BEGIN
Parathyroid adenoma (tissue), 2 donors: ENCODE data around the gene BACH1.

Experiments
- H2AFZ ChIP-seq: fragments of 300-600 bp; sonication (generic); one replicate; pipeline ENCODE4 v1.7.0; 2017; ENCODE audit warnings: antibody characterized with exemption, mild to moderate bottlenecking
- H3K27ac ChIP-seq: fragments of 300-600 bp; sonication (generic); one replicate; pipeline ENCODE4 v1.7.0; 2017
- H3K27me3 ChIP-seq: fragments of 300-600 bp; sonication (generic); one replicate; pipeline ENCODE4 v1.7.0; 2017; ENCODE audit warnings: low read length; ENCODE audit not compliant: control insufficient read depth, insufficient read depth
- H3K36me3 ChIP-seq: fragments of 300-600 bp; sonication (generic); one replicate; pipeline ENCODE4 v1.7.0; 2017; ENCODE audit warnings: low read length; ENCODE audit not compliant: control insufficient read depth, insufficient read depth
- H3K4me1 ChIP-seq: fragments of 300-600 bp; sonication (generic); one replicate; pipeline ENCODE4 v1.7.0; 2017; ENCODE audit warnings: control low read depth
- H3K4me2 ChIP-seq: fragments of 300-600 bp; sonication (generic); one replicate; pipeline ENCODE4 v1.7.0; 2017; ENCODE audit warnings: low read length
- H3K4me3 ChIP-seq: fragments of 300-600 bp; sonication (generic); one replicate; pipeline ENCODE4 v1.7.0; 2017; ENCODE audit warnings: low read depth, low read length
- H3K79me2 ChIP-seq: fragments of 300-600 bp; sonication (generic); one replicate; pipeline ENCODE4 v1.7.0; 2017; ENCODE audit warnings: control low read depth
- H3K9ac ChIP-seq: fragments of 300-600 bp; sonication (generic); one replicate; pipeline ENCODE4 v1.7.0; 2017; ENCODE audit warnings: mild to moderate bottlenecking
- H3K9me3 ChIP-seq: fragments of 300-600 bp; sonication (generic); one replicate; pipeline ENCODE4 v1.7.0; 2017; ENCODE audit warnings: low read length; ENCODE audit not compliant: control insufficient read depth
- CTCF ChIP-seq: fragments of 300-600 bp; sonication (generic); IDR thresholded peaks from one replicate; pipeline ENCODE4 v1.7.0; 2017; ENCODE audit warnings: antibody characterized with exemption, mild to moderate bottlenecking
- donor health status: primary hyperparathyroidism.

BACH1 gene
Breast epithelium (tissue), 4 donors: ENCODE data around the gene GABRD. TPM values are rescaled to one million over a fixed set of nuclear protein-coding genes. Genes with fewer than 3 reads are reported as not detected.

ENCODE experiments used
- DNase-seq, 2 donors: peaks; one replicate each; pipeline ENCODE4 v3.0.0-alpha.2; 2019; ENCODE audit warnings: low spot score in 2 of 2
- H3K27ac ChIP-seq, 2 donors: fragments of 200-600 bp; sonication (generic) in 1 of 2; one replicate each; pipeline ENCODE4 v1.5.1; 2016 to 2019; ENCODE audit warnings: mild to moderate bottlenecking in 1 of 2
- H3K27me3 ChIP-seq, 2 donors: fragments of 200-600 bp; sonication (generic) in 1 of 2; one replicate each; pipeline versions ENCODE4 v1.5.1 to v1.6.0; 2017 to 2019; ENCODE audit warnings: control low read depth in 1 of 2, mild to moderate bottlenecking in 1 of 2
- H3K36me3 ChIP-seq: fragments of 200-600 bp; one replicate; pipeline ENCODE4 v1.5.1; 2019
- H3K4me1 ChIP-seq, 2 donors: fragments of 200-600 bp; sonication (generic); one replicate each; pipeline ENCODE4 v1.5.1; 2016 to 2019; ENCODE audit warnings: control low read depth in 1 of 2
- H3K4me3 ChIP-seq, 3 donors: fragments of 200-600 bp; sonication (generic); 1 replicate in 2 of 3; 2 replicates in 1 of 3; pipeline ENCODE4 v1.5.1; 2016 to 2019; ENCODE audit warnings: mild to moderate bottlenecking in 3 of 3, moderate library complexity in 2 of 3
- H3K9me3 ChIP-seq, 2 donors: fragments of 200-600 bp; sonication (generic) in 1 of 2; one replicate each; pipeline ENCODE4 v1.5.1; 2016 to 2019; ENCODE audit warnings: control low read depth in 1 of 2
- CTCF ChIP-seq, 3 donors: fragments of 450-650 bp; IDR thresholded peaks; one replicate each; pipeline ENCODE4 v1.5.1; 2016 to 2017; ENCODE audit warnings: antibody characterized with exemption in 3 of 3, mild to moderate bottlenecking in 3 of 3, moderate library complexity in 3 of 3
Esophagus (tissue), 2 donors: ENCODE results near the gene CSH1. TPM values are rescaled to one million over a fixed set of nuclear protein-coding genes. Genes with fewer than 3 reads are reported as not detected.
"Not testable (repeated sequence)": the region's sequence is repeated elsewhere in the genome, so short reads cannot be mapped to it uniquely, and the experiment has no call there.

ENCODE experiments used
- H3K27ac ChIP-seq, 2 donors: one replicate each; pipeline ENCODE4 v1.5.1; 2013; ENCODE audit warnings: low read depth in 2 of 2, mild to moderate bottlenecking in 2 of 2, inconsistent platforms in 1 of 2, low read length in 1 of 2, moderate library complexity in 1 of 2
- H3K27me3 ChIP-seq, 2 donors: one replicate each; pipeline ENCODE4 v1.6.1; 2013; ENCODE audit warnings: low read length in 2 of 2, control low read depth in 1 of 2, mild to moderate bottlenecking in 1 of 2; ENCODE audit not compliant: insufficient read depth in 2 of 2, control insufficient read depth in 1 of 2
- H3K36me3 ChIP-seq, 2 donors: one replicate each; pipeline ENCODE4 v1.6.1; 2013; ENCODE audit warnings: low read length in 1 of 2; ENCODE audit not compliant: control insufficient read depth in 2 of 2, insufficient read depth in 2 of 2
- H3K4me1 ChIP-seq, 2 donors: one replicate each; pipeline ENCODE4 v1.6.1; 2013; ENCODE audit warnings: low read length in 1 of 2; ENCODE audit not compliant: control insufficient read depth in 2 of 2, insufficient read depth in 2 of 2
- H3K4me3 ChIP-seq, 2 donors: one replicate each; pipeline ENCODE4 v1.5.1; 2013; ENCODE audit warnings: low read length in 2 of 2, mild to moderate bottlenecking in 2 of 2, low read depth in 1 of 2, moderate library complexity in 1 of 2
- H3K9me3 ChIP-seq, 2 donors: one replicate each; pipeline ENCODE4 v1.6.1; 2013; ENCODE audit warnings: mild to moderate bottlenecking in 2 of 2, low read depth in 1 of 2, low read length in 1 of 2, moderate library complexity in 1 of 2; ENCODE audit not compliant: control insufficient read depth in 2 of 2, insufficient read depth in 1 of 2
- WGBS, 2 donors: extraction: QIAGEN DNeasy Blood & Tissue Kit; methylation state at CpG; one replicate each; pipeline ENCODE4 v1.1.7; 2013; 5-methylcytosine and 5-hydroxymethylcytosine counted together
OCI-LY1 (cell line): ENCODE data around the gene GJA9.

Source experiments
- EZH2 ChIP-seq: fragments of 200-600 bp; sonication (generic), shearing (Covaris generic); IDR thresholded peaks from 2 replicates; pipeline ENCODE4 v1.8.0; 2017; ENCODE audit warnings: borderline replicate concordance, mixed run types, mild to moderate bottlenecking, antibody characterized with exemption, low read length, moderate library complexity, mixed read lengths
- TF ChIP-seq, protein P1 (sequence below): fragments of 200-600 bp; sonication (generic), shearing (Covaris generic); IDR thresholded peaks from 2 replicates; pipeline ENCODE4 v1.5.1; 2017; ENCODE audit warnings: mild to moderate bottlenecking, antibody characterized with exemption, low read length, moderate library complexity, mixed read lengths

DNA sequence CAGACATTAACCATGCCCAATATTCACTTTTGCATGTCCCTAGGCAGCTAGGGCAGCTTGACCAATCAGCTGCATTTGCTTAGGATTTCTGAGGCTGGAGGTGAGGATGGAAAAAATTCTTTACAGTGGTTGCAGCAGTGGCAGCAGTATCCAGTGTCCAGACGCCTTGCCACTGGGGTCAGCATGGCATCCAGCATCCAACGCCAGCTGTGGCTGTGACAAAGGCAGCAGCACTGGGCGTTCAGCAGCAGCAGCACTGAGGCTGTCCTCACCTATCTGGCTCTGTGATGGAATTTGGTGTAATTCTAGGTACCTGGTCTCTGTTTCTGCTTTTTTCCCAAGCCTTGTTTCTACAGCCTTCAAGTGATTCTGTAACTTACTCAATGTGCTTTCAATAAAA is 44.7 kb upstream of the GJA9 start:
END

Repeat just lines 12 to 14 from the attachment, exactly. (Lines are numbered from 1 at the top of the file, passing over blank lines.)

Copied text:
- H3K9me3 ChIP-seq: fragments of 300-600 bp; sonication (generic); one replicate; pipeline ENCODE4 v1.7.0; 2017; ENCODE audit warnings: low read length; ENCODE audit not compliant: control insufficient read depth
- CTCF ChIP-seq: fragments of 300-600 bp; sonication (generic); IDR thresholded peaks from one replicate; pipeline ENCODE4 v1.7.0; 2017; ENCODE audit warnings: antibody characterized with exemption, mild to moderate bottlenecking
- donor health status: primary hyperparathyroidism.